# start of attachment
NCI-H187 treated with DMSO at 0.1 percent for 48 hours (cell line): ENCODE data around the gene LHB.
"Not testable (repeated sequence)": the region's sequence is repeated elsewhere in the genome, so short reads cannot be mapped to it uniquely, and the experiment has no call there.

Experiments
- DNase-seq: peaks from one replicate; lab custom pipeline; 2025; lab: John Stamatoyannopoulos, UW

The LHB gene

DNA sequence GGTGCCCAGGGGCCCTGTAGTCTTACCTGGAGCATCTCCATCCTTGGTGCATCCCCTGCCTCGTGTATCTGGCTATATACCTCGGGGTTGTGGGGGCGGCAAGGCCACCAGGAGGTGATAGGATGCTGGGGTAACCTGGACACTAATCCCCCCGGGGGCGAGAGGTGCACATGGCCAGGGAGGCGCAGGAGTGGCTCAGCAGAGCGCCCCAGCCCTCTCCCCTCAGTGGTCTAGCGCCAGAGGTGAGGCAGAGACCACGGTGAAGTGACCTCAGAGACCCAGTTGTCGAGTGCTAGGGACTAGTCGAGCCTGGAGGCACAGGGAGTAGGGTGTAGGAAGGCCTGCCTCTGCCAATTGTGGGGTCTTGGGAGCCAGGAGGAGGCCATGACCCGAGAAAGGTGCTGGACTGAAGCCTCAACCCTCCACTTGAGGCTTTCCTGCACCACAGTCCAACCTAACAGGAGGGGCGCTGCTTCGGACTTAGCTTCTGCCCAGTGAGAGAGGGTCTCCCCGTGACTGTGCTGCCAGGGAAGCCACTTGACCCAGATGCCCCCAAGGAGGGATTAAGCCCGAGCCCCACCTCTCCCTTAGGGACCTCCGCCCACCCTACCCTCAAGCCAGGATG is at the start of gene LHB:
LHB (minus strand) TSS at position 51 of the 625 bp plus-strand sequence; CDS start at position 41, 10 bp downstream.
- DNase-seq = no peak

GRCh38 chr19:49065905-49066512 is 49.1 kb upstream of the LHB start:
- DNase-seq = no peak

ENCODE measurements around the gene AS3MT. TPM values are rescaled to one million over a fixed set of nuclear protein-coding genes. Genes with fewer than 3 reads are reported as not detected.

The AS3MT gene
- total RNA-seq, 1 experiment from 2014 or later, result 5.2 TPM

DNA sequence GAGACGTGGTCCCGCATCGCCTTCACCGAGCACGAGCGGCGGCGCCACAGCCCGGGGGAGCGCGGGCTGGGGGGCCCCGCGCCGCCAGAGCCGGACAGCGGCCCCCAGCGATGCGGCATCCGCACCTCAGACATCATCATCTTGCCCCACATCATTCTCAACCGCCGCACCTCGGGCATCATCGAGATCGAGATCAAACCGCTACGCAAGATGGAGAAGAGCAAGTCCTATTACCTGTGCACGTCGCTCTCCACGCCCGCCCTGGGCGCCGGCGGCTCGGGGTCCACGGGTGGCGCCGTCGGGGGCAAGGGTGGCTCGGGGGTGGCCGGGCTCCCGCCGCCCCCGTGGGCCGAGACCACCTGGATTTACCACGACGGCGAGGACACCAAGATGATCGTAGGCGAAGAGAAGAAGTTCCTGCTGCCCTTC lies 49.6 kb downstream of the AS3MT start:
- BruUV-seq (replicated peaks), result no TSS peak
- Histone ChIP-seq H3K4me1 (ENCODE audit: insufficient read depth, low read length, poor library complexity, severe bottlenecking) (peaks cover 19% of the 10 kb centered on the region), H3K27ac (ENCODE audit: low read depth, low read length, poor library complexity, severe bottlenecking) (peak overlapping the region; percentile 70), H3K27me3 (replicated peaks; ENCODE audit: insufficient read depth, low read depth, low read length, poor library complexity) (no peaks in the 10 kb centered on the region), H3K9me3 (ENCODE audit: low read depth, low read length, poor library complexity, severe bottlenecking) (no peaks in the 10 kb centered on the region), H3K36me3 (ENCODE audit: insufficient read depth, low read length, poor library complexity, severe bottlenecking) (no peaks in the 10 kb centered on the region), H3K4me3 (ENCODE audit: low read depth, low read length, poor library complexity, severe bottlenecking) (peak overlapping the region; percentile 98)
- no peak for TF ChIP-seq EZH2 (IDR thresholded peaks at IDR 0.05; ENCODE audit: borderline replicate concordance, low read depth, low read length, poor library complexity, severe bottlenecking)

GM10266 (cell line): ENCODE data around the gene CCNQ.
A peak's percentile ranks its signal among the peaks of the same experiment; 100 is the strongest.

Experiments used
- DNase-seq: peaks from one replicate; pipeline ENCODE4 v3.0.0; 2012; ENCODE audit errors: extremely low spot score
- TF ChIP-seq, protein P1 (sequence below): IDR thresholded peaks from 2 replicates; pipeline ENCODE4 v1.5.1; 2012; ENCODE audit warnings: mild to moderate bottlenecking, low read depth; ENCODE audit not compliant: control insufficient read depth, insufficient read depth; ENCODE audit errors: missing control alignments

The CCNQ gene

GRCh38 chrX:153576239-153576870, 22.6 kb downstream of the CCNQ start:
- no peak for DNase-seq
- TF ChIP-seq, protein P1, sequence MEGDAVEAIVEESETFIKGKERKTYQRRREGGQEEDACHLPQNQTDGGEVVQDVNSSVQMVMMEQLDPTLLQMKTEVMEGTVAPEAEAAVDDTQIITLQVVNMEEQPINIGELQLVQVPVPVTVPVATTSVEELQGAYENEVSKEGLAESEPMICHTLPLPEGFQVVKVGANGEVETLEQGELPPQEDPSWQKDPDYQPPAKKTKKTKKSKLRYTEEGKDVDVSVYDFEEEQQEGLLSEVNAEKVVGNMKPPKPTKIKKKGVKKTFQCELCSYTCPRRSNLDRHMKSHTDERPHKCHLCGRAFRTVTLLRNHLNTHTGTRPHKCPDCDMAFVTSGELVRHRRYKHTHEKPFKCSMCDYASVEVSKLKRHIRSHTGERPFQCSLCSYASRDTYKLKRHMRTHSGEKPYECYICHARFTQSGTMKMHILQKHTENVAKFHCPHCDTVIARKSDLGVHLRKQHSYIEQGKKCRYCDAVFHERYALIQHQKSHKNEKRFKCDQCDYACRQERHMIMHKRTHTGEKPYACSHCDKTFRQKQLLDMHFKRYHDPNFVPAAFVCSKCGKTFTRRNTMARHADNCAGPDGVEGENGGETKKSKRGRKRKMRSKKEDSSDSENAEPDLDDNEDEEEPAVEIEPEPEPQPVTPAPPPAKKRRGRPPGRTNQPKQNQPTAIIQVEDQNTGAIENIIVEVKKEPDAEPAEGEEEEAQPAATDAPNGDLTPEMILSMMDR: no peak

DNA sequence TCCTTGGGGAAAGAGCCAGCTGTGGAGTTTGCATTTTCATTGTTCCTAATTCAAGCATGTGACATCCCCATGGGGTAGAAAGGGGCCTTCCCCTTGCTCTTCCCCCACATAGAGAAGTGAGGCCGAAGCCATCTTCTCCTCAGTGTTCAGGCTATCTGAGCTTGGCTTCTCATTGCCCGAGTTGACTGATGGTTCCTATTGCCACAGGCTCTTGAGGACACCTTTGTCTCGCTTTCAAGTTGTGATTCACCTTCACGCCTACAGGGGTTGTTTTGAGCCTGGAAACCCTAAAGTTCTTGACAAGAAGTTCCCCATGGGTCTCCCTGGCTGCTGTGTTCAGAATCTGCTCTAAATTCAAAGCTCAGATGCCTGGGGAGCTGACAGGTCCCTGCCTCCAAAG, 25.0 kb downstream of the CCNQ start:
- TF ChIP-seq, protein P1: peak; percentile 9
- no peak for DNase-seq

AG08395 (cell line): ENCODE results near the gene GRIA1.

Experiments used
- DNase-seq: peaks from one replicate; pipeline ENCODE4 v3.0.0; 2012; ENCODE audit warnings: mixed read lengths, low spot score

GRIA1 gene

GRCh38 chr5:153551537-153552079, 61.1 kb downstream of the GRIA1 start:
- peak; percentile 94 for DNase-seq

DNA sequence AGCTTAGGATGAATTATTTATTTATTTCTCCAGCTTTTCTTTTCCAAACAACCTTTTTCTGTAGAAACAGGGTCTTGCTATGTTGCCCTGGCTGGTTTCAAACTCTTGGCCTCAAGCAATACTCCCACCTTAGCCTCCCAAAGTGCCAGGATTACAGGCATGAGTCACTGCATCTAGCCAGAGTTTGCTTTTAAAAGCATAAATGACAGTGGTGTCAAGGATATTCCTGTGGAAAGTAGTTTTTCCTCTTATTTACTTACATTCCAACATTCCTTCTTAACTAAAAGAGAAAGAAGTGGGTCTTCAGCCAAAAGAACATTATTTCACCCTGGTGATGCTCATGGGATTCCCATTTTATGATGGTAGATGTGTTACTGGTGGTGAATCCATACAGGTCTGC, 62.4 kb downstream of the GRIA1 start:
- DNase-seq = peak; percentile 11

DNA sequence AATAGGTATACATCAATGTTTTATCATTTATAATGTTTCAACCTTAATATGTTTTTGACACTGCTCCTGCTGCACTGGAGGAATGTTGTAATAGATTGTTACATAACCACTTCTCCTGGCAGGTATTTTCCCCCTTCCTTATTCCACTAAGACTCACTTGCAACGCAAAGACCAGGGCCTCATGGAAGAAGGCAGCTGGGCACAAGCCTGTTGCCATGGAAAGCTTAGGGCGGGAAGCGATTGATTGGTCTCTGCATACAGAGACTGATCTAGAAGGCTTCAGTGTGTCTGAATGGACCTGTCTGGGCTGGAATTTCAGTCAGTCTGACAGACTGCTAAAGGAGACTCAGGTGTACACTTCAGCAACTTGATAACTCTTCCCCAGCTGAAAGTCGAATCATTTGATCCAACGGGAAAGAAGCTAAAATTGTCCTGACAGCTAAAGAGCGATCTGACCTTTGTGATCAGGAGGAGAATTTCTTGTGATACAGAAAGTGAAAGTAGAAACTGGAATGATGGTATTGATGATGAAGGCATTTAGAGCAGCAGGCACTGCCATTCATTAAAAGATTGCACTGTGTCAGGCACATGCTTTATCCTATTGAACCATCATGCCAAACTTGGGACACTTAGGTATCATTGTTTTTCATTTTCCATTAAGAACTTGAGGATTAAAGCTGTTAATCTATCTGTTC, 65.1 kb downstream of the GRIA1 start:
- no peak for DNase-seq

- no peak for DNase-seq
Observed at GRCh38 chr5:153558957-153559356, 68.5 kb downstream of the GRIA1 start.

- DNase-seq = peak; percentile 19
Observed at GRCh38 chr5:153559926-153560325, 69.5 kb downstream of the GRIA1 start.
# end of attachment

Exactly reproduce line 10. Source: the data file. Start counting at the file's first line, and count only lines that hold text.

- DNase-seq = no peak